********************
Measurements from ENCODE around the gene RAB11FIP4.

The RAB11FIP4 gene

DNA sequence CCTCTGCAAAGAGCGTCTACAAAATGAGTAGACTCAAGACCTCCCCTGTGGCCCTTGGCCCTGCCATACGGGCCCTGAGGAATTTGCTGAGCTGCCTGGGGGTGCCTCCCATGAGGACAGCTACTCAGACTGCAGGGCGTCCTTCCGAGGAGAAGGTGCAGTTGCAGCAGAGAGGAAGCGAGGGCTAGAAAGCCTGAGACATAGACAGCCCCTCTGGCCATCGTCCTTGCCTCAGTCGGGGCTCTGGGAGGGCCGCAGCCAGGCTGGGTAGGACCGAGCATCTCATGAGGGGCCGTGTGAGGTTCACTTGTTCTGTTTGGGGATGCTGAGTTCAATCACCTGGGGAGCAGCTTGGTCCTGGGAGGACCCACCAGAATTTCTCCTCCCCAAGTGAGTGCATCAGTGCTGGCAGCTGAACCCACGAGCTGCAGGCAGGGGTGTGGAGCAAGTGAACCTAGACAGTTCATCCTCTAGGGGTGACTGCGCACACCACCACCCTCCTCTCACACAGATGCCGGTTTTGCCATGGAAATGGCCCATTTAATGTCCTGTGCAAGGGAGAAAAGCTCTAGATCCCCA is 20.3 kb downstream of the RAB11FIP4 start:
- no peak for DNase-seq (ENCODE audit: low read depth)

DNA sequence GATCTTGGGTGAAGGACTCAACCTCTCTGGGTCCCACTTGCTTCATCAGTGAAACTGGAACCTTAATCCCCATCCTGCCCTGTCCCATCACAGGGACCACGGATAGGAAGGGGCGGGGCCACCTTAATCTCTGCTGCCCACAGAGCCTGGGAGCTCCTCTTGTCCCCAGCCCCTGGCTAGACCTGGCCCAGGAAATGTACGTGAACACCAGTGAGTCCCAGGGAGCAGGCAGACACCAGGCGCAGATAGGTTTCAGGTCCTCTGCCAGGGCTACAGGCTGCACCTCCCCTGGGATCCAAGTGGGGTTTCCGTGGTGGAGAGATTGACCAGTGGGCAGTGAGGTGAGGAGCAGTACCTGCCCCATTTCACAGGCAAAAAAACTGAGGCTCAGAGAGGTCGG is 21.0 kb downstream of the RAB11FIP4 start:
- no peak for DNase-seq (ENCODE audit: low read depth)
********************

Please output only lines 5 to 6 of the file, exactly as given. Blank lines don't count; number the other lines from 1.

DNA sequence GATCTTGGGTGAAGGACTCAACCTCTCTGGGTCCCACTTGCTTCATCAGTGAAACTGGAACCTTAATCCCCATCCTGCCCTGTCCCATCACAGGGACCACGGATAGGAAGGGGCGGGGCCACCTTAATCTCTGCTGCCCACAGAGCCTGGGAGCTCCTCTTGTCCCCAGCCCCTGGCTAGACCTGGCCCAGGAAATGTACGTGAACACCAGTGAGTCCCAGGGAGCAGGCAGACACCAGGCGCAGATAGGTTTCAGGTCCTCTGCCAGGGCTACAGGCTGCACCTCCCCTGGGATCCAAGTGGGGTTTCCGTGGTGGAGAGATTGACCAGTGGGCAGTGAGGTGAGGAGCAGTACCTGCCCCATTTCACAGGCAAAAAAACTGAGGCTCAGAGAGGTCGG is 21.0 kb downstream of the RAB11FIP4 start:
- no peak for DNase-seq (ENCODE audit: low read depth)